Of all the people with cause to be relieved at the resoundingly successful maiden flight two weeks ago of Europe's new rocket, Vega, few will be as relieved as Francesco Caio.
Caio is chief executive of Turin-headquartered Avio, which has been perhaps the leading industrial player in Vega's development and built key components of the rocket at its Colleferro facility near Rome. Had the flight failed, a real possibility given that 60% of maiden launches end in tears, Caio's pre-launch boast that Vega puts Italy in the elite club of countries "that can access space using their own technologies" would have proven to be premature.
But even if a second - or third - attempt had shown the statement to be true, an initial failure would have left this London-based Italian having to face three sets of unhappy stakeholders. Avio's customer, the European Space Agency, desperately wanted the success in a year in which cash-strapped member state governments are due to be asked for big, multi-year budget commitments. In addition, Italy's scientific establishment - itself facing the fallout of a particularly galling financial crisis - clearly needed a reward for championing a technically innovative project that was not enthusiastically backed by some partners in its early years.
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Caio would also have had to deal with London private equity house Cinven, which owns 81% of Avio and brought in the former Cable & Wireless chief to manage the business in March 2011.
Cinven has owned Avio since 2007, when it bought out another private equity owner, Carlyle Group, which had bought Avio in 2003. Italy's state-dominated industrial holding group Finmeccanica is the other major shareholder, with 14%. As is typical in private equity investment, Cinven's plan is to build value and then find an exit. Avio filed for an initial public offering (IPO) on the Milan exchange in the first half of 2011 but, says Caio, decided later in the year that the market was not ready and abandoned the plan.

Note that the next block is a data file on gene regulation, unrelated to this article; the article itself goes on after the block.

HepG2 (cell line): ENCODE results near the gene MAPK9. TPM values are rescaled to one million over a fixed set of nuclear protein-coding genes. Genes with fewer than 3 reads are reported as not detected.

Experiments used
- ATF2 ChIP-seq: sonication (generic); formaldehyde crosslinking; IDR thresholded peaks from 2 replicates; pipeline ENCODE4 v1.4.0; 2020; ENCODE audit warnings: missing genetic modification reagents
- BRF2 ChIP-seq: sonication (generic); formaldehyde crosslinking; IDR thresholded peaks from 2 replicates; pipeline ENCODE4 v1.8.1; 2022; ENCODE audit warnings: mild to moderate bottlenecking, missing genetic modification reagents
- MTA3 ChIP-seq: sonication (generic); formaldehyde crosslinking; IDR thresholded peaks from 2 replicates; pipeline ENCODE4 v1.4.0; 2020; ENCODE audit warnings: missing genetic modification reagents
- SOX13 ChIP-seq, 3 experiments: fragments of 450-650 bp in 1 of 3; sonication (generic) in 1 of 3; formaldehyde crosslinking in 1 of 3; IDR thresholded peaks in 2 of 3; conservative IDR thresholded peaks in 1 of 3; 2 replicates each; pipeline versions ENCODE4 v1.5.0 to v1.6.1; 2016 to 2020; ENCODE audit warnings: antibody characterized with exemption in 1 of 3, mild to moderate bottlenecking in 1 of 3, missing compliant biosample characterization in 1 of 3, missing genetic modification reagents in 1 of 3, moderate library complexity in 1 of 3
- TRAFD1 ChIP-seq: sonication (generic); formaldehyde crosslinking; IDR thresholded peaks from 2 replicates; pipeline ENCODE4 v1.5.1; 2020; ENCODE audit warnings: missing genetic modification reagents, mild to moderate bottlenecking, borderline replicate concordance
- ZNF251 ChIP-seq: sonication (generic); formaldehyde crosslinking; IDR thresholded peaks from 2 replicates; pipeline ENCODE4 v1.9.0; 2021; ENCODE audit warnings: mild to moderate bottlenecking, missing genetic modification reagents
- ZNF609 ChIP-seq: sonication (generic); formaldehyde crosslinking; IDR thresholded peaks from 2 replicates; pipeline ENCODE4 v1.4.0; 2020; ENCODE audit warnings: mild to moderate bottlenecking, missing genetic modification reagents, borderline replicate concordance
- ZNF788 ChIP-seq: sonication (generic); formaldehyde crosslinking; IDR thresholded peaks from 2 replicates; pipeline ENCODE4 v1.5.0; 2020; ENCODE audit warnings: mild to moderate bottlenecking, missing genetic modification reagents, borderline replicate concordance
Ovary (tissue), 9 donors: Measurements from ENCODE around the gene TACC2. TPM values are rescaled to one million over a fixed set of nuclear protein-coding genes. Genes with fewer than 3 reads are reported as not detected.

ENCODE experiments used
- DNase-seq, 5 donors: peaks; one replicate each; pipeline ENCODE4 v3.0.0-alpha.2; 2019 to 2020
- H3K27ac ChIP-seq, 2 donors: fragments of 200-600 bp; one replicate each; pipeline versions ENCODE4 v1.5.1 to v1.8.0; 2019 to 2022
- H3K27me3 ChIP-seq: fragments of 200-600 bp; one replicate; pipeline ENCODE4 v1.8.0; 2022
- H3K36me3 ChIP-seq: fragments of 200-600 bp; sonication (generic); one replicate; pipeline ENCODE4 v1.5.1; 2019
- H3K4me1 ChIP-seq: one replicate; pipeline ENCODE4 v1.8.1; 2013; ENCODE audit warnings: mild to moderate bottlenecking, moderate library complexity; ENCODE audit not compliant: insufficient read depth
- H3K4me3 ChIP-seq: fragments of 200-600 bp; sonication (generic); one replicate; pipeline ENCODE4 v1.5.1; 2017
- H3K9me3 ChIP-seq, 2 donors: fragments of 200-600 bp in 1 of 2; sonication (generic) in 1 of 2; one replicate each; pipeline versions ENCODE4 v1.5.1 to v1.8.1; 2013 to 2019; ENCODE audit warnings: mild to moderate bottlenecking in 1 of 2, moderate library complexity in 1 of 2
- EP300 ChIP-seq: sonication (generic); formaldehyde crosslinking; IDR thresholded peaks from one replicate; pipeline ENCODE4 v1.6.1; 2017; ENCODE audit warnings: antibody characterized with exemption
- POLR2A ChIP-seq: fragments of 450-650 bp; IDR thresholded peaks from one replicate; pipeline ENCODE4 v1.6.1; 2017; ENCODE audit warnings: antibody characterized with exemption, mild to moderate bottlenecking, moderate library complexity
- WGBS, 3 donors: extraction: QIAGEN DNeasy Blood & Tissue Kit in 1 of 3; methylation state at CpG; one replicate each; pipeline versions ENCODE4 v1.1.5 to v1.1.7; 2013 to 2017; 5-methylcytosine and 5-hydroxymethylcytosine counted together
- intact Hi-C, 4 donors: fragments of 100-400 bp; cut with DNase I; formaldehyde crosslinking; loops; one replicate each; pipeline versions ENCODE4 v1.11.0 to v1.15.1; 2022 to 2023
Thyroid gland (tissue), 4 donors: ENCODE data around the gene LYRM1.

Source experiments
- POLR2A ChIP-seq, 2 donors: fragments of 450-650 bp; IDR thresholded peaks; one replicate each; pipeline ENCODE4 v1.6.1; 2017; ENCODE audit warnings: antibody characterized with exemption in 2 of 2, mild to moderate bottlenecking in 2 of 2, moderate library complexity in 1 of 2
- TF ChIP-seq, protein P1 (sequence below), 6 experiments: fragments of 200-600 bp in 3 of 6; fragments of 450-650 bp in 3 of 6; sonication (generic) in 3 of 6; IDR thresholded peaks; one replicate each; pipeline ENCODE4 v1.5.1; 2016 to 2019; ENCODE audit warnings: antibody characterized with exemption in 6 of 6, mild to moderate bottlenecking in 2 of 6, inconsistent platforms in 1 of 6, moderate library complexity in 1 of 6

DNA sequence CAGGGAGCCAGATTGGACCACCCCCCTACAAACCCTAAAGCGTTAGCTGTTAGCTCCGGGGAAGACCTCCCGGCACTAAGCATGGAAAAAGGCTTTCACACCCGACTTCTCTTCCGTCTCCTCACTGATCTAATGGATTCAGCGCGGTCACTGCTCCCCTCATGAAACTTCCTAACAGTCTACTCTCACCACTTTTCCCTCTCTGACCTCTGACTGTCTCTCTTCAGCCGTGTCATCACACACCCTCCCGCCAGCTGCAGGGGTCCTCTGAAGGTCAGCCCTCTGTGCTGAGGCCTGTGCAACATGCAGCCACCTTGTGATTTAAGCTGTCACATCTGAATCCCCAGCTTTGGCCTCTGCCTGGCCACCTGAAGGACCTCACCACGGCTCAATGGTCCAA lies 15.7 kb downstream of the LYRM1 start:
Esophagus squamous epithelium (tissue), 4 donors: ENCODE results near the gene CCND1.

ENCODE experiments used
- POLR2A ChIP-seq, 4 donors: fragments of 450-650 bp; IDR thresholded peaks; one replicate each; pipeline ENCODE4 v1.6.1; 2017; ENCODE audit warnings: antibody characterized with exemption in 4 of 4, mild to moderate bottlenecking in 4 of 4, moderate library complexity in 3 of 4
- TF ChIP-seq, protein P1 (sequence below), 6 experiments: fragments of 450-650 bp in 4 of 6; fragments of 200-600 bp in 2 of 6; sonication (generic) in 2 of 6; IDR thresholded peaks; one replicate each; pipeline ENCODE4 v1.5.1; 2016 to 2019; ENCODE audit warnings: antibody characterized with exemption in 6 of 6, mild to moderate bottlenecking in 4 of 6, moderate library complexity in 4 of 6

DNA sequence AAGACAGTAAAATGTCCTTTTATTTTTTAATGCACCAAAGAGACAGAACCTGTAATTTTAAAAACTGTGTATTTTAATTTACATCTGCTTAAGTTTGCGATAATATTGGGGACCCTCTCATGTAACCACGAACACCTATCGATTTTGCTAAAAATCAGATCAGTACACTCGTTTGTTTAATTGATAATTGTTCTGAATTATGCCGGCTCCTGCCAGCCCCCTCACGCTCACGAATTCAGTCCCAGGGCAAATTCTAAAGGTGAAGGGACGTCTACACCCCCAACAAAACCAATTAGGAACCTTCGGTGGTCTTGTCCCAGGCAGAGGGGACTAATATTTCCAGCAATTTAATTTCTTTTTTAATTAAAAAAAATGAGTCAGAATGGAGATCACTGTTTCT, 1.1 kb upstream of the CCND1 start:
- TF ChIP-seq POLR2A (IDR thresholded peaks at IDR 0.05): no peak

With the fundamentals on Cinven's side - 2011 revenue grew 14% to €2 billion ($2.65 billion), EBITDA came in at a healthy €380 million and capital and R&D investment grew 26% to €170 million while net debt declined 4% to €1.4 billion - there is "no rush" to sell, says Caio, who praises Cinven as "very attentive owners [who] make sure our growth options are open".
But, he readily admits, an IPO may yet turn out to be Cinven's exit route in 2012. A launch failure might not have deterred an IPO attempt in a strong market, but success must have been a far, far better outcome.
As things stand, however, Vega is just one of Avio's long suits: space accounts for 14% of turnover, with an another 2% coming from civil maintenance, repair and overhaul. The rest comes from civil and military aero engines, and in that department 2012 is a big year for Avio.
Caio flags up Avio's position as supplier of the gearbox and part of the low-pressure turbine for the General Electric GEnx engine that will soon be certificated for Boeing's 787, a programme that represents 10% of Avio's turnover. Avio is also a major supplier to the Powerjet SAM146 engine that powers the newly-certificated Superjet 100 regional jet.
And, Caio stresses, positions on these new programmes are balanced by Avio's contributions to mature engines such as the GE-90. It also supplies CFM International, Pratt & Whitney in Canada and the USA and Rolls-Royce.
The fact that there are no big new programmes on the horizon is no bad thing, he adds, given the development costs associated with all-new engines. The huge strength of airliner demand, he says, means Avio - ranked 39th in the Flightglobal-PwC Top 100 aerospace industry league table - can now look forward to 10 or 12 years of revenue growth from spare parts and new deliveries.
To frame his challenges, though, Caio likes to look at the medium-term future as a period that will demand "marginal innovation rather than fundamental innovation" for a supplier like Avio, which must keep up with rising volume demands. Avio - and other suppliers - must therefore focus first of all on maintaining quality. Improving efficiency, and hence profitability, can only be a secondary concern.
"We are," says Caio, "particularly sensitive to the role we play in the value chain."
Source: Flight International